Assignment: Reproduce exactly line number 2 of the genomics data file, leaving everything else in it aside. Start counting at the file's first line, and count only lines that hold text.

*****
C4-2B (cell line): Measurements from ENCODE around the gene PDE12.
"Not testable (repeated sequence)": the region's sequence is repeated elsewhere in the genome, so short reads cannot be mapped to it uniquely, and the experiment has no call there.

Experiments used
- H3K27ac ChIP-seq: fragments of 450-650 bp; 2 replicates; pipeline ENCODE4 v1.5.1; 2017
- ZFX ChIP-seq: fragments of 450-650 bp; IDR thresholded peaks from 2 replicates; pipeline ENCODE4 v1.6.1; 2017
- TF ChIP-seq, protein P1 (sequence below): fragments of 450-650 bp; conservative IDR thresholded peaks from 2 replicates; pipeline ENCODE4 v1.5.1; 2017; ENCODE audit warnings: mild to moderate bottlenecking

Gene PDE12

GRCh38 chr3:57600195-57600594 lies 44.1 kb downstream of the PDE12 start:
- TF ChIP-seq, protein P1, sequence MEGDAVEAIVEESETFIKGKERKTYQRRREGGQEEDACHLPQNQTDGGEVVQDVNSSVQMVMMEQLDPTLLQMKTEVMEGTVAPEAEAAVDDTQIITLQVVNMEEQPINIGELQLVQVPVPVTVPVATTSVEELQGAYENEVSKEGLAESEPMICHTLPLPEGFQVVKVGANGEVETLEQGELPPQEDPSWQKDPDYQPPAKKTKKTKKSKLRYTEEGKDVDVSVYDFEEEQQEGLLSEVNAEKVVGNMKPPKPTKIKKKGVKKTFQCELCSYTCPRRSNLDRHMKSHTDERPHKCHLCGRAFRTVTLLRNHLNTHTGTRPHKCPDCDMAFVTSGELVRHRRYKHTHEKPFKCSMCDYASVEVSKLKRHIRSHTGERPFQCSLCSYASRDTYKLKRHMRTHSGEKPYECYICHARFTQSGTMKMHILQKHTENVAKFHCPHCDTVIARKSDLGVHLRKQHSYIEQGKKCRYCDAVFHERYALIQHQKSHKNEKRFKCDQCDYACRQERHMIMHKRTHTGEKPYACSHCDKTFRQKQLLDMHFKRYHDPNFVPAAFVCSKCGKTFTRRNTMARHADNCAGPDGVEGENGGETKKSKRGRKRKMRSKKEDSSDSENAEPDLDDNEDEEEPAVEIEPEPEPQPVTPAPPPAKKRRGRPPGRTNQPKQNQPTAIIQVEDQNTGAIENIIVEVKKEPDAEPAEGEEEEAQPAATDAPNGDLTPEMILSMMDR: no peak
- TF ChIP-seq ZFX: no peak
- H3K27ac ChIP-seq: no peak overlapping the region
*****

"Not testable (repeated sequence)": the region's sequence is repeated elsewhere in the genome, so short reads cannot be mapped to it uniquely, and the experiment has no call there.